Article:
As you review these thoughts He gave to you.

To see the entire Workbook for Students, get a copy of the book, A Course in Miracles, or visit the original publisher, Foundation for Inner Peace, online at http://acim.org/Lessons/index.html.  To have the lesson delivered daily to your email box for free, sign up with http://www.acimdailylesson.com/category/daily-lessons-from-a-course-in-miracles. An excellent line-by-line analysis called Journey Through the Workbook of A Course in Miracles is offered by Kenneth Wapnick through the bookstore at http://www.facim.org.

What You Can Do to Grow on Your Spiritual Journey

Many years ago, at an Al-Anon meeting, someone asked, “Are we human beings on a spiritual journey? Or are we spiritual beings on a human journey?” From A Course in Miracles perspective I would say we are spiritual beings on a human journey. Underneath the limitations of our humanity, there is a boundless Light from which we can live. We can use our human journey as a classroom to learn about our true spiritual nature. There are many practices which can help us grow on our spiritual journey and, depending on your nature and circumstances, one may be more useful than another.

Below I list five practices that can access our Inner Light. Read through them and see if one or more stand out for you. Then focus on the practice to which you are drawn. Set yourself up for success. If you think you are ready to take action, make a plan to do the practice regularly for a specific amount of time. If you feel concerned about your self-discipline, or lack thereof, be gentle with yourself. Read and re-read the practice. Write it down and put it in places where you will see it and read it throughout the day. That alone will strengthen your ability to follow through down the road.

1. Chant. A very simple and powerful way to kickstart your spiritual growth is to chant, or recite, a mantra. You can try “Om Namah Shivaya”-I have been cleansed, balanced and empowered by it, and have offered it to many clients who report great results. Roughly translated it means, “I bow to the Divinity within me” but more important is the potent vibration that Om Namah Shivaya provides. It is pronounced the way it looks. You can search YouTube to hear variations for yourself and choose the one you like best. If you would prefer to use English, try “I am that I am” highly recommended by Sri Ramana Maharshi.

2. Pray. It is said that prayer is speaking to God and meditation is listening to His Answer. Most of us use prayer to beg and barter for what we want, and in this way we miss the point of prayer. A Course in Miracles says that the only meaningful prayer is to request that we be able to recognize what we already are. We already are that boundless Light which is eternal, peaceful, unified Oneness. As we ask God to help us identify with that Light rather than our personal lives, we will have a new perspective on whatever is paining, angering or scaring us.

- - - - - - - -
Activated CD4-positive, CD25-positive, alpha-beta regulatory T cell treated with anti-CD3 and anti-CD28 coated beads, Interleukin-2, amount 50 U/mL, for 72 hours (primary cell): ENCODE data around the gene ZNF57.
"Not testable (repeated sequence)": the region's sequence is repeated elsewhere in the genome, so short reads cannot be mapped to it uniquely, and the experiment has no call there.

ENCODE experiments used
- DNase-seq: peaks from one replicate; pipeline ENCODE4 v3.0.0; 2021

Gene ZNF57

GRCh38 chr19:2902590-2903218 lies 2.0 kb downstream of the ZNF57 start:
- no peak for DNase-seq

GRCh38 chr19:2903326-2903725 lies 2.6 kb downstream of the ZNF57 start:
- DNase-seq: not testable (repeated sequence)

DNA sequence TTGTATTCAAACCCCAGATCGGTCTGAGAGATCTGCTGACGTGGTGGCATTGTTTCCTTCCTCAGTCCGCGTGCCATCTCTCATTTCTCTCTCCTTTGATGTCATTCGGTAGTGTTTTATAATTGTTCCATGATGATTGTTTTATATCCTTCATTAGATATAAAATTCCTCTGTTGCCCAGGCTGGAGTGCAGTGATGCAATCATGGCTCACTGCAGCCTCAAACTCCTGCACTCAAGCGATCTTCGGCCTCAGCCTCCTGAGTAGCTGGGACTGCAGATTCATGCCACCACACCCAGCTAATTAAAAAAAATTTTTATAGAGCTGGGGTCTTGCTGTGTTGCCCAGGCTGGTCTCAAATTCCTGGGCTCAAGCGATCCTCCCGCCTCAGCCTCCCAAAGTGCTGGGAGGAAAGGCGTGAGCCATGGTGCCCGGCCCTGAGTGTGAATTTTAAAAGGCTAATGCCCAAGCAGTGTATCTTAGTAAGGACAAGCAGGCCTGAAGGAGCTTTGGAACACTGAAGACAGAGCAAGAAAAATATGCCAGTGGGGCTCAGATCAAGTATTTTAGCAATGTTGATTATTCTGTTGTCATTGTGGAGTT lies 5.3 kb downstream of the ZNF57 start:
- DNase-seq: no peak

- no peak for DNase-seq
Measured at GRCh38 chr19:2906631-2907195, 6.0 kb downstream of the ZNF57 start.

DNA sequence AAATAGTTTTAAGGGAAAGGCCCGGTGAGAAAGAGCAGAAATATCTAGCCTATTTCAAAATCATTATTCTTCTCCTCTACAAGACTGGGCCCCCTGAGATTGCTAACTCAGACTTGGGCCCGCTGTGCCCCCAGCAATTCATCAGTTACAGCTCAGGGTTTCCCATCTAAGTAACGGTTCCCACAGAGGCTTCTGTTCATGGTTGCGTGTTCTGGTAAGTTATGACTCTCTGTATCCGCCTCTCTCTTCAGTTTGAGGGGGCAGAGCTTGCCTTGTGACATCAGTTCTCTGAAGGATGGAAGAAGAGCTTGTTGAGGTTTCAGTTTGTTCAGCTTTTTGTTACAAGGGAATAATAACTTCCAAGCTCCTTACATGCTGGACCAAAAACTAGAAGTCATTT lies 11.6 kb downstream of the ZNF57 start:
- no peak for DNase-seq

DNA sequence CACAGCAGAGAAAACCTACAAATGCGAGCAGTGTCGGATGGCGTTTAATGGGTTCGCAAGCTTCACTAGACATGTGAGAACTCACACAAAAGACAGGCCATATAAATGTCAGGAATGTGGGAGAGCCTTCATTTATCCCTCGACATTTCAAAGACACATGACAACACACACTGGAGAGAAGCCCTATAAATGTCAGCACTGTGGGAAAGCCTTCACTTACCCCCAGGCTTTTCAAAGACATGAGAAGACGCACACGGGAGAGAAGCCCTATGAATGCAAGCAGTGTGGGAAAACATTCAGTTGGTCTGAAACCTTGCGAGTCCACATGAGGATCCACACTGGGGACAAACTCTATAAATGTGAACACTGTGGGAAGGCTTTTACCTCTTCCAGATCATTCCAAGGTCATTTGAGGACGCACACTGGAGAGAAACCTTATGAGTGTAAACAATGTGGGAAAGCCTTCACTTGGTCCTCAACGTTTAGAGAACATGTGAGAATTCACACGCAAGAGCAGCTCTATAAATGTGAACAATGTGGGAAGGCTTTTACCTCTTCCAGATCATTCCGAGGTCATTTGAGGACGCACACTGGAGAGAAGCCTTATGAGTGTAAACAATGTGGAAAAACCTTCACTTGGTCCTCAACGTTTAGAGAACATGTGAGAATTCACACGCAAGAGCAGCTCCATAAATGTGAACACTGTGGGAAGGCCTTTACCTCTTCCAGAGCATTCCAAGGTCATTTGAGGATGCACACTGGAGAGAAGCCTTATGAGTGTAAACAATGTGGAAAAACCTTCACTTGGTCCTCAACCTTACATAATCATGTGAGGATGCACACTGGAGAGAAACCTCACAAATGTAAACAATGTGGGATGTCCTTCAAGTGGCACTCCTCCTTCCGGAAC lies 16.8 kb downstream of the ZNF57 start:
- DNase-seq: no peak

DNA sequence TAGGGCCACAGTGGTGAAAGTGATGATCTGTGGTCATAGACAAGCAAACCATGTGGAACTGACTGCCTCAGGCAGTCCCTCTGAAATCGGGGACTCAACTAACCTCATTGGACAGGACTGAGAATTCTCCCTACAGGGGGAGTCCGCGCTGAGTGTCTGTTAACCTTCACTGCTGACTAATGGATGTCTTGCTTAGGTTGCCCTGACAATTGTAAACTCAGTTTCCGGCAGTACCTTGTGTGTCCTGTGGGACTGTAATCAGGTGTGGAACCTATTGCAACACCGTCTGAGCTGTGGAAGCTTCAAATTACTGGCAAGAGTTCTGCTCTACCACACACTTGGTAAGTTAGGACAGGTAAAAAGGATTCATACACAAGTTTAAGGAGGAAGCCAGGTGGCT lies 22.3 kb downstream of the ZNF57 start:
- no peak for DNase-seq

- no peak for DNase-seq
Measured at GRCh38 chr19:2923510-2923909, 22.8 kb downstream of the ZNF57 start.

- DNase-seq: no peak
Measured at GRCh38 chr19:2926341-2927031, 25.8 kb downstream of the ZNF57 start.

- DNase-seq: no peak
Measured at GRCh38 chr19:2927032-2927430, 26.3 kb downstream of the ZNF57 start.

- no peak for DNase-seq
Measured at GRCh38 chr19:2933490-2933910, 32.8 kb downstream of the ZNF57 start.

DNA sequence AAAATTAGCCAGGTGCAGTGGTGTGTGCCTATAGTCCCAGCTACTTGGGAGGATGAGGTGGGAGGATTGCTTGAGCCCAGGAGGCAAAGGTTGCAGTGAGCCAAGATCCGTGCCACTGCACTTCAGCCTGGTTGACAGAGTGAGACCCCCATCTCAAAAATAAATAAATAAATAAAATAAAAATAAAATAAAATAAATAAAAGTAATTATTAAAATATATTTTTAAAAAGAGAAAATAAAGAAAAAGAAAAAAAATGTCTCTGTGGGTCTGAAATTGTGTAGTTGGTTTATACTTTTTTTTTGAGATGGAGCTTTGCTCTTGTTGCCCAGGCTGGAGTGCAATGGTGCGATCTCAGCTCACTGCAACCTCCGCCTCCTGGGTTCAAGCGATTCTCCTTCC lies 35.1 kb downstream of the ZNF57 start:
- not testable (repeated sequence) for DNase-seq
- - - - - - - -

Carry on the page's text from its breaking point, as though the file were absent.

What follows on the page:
3. Meditate. Meditation is the second part of prayer. Now we sit and listen. The way to do this is to clear our minds just like opening a door for God to enter. If we sit with the door closed, and get caught up in our thoughts, God has no entry point. When thoughts come, we can give them to God and in this way keep directing our minds back to God. Swami Chidvilasananda says that God is in the space between the thoughts. Just one brief opening and you will have a mystical experience that is beyond words.

4. Move. Some of us are too restless to sit quietly in meditation. There is the option of moving meditation, where we use yoga, dance, or qi gong, for example, to quiet the mind and help us get out of our own way. As long as we control our experience, we are blocking God. When we are willing to let God guide us, then any practice will work for us. Setting an intention to step back and let God lead the way before we start our day will accomplish this.

5. Breathe. Most of us are shallow breathers and don’t know how it feels to fully inhale and exhale. We’re too busy talking and running around to stop and invite a complete breath to fill us, nourish us, open us to Spirit. Spiritual energy rides on the breath. The breath carries the healing energy, like a train tranporting cargo, and deposits this life energy within us. We can direct it to specific parts of the body if that seems useful, or simply inflate on the inhale all over, like a balloon, and deflate on the exhale to empty the lungs of all toxins and the body of overall tension. There are countless breath techniques, called pranayama in yoga, which you can look into.

These five potent practices are tried and true techniques found in many spiritual teachings throughout the world. The more you do them, the more you learn from your own inner experience. If you would like more tools to help you grow in your spiritual journey, please drop me a request-there are plenty more to share.

© 2011 Amy Torres

Review II: Introduction

REVIEW II

Introduction

We are now ready for another review.  We will begin where our last review left off, and cover two ideas each day.  The earlier part of each day will be devoted to one of these ideas, and the latter part of the day to the other.  We will have one longer exercise period, and frequent shorter ones in  which we practice each of them.

The longer practice periods will follow this general form: Take about fifteen minutes for each of them, and begin by thinking about the ideas for the day, and the comments that are included in the assignments.  Devote some three or four minutes to reading them over slowly, several times if you wish, and then close your eyes and listen.